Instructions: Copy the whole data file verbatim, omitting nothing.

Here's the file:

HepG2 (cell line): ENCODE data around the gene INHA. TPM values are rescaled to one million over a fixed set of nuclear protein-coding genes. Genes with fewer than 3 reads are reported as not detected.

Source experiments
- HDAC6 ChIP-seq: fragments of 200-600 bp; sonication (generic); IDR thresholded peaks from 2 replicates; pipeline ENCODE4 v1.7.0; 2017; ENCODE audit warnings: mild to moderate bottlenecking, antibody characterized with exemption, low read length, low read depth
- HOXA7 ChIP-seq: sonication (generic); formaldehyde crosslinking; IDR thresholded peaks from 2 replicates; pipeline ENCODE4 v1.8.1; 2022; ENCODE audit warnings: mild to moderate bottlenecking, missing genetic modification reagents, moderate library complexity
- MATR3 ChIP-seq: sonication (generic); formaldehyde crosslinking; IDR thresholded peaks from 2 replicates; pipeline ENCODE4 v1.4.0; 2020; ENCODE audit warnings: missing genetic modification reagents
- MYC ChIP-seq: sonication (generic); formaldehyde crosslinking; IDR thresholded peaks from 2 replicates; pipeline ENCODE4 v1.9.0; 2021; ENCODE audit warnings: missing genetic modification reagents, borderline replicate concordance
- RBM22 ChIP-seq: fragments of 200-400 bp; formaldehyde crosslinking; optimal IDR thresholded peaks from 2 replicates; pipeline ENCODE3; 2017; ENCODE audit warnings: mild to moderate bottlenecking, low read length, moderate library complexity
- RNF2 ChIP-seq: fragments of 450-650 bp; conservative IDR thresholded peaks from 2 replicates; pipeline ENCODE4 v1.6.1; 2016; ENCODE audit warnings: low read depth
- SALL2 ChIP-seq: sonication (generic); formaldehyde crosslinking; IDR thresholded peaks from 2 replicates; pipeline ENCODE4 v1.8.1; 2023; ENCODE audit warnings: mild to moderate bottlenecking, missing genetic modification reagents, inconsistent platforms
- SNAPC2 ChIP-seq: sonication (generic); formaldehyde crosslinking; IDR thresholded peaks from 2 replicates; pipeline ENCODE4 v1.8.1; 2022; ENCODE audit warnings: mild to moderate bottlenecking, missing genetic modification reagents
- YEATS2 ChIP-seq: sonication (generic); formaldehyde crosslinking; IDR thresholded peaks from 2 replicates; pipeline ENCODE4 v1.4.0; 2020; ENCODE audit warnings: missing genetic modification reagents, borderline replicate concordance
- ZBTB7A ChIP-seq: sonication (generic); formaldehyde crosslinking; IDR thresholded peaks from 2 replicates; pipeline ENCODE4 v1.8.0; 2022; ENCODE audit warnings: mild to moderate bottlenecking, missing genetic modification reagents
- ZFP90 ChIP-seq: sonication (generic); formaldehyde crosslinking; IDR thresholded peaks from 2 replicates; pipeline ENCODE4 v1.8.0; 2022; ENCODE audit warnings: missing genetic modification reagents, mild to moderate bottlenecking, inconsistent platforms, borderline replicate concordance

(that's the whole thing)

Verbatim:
HepG2 (cell line): ENCODE data around the gene INHA. TPM values are rescaled to one million over a fixed set of nuclear protein-coding genes. Genes with fewer than 3 reads are reported as not detected.

Source experiments
- HDAC6 ChIP-seq: fragments of 200-600 bp; sonication (generic); IDR thresholded peaks from 2 replicates; pipeline ENCODE4 v1.7.0; 2017; ENCODE audit warnings: mild to moderate bottlenecking, antibody characterized with exemption, low read length, low read depth
- HOXA7 ChIP-seq: sonication (generic); formaldehyde crosslinking; IDR thresholded peaks from 2 replicates; pipeline ENCODE4 v1.8.1; 2022; ENCODE audit warnings: mild to moderate bottlenecking, missing genetic modification reagents, moderate library complexity
- MATR3 ChIP-seq: sonication (generic); formaldehyde crosslinking; IDR thresholded peaks from 2 replicates; pipeline ENCODE4 v1.4.0; 2020; ENCODE audit warnings: missing genetic modification reagents
- MYC ChIP-seq: sonication (generic); formaldehyde crosslinking; IDR thresholded peaks from 2 replicates; pipeline ENCODE4 v1.9.0; 2021; ENCODE audit warnings: missing genetic modification reagents, borderline replicate concordance
- RBM22 ChIP-seq: fragments of 200-400 bp; formaldehyde crosslinking; optimal IDR thresholded peaks from 2 replicates; pipeline ENCODE3; 2017; ENCODE audit warnings: mild to moderate bottlenecking, low read length, moderate library complexity
- RNF2 ChIP-seq: fragments of 450-650 bp; conservative IDR thresholded peaks from 2 replicates; pipeline ENCODE4 v1.6.1; 2016; ENCODE audit warnings: low read depth
- SALL2 ChIP-seq: sonication (generic); formaldehyde crosslinking; IDR thresholded peaks from 2 replicates; pipeline ENCODE4 v1.8.1; 2023; ENCODE audit warnings: mild to moderate bottlenecking, missing genetic modification reagents, inconsistent platforms
- SNAPC2 ChIP-seq: sonication (generic); formaldehyde crosslinking; IDR thresholded peaks from 2 replicates; pipeline ENCODE4 v1.8.1; 2022; ENCODE audit warnings: mild to moderate bottlenecking, missing genetic modification reagents
- YEATS2 ChIP-seq: sonication (generic); formaldehyde crosslinking; IDR thresholded peaks from 2 replicates; pipeline ENCODE4 v1.4.0; 2020; ENCODE audit warnings: missing genetic modification reagents, borderline replicate concordance
- ZBTB7A ChIP-seq: sonication (generic); formaldehyde crosslinking; IDR thresholded peaks from 2 replicates; pipeline ENCODE4 v1.8.0; 2022; ENCODE audit warnings: mild to moderate bottlenecking, missing genetic modification reagents
- ZFP90 ChIP-seq: sonication (generic); formaldehyde crosslinking; IDR thresholded peaks from 2 replicates; pipeline ENCODE4 v1.8.0; 2022; ENCODE audit warnings: missing genetic modification reagents, mild to moderate bottlenecking, inconsistent platforms, borderline replicate concordance